vitamin dDr. Thomas Lenz from Creighton University, in Omaha, Nebraska tells us that approximately 1 billion people worldwide have low blood concentrations of vitamin D.

So what?

Research shows that low vitamin D levels are associated with several types of cancers, as well as cardiovascular disease, diabetes, and upper respiratory tract infections.

On the other hand, adequate blood levels of vitamin D are associated with a decreased risk and improve survival for several of cancers, including breast, rectum, ovary, prostate, stomach, bladder, esophagus, kidney, lung, pancreas, uterus, non-Hodgkin lymphoma, and multiple myeloma.

People with vitamin D blood levels less than 20 ng/mL are considered most at risk, whereas those with levels of 32 to 100 ng/mL have sufficient serum vitamin D concentrations.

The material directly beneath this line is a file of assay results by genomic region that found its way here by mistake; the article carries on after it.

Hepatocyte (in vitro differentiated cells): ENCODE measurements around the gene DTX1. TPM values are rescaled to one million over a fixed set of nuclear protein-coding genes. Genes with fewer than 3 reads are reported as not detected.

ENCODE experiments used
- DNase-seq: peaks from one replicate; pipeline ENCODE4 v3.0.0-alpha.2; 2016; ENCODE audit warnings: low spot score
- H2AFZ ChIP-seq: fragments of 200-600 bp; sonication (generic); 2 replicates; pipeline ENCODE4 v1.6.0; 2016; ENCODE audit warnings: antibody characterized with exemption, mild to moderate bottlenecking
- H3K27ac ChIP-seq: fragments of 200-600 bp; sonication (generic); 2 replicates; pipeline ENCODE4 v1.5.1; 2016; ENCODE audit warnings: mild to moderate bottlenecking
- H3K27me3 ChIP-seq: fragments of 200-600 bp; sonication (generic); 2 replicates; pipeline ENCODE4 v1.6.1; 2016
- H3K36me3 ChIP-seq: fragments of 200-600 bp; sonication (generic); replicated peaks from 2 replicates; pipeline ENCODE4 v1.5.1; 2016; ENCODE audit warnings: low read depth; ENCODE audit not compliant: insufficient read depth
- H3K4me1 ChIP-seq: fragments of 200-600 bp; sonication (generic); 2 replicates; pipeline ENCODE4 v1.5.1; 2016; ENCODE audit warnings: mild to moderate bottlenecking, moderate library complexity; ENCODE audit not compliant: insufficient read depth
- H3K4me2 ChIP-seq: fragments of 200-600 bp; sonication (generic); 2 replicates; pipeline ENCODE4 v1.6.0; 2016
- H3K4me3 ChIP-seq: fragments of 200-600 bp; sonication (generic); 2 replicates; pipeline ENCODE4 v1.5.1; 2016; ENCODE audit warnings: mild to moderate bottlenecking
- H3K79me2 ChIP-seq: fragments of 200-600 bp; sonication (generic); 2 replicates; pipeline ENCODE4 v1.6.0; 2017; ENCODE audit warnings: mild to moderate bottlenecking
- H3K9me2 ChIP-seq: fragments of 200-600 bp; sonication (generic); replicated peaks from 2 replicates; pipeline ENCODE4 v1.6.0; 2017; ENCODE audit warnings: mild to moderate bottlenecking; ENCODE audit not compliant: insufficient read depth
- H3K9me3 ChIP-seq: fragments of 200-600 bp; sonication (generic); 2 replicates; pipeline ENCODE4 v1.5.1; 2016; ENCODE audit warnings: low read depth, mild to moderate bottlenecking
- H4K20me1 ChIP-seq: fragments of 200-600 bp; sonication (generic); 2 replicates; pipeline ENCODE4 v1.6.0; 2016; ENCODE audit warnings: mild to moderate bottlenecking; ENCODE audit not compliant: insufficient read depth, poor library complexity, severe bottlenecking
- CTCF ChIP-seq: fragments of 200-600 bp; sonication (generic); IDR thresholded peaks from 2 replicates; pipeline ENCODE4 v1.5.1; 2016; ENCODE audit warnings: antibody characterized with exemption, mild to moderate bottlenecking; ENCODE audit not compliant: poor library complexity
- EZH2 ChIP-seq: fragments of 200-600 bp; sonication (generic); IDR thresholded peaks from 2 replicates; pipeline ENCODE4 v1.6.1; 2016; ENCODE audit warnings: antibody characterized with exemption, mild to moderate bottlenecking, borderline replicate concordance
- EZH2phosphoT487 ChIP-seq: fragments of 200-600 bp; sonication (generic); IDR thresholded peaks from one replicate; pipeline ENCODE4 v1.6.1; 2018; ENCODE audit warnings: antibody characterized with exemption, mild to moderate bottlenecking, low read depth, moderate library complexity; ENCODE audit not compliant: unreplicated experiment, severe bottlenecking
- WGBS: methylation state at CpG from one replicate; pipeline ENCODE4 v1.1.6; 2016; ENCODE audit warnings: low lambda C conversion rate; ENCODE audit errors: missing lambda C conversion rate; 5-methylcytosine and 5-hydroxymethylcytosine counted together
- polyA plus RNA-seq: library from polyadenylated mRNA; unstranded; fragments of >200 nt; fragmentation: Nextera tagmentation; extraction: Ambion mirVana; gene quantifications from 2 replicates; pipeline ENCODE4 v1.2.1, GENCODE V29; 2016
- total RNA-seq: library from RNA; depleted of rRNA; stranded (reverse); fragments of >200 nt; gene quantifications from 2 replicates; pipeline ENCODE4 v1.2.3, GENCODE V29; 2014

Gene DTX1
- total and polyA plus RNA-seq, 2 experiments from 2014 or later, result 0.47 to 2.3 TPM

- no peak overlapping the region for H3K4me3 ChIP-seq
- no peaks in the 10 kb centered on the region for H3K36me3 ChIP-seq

The bottom line?

Obtaining a total of approximately 4000 IU/day of vitamin D3 achieves serum blood levels considered to be in the sufficient range.

It’s relatively inexpensive, especially when considering the benefits, according to Dr. Lenz.

12/21/09 20:48 JR

Hi, I’m JR

John Russo, Jr., PharmD, is president of The MedCom Resource, Inc. Previously, he was senior vice president of medical communications at, a complementary and alternative medicine website.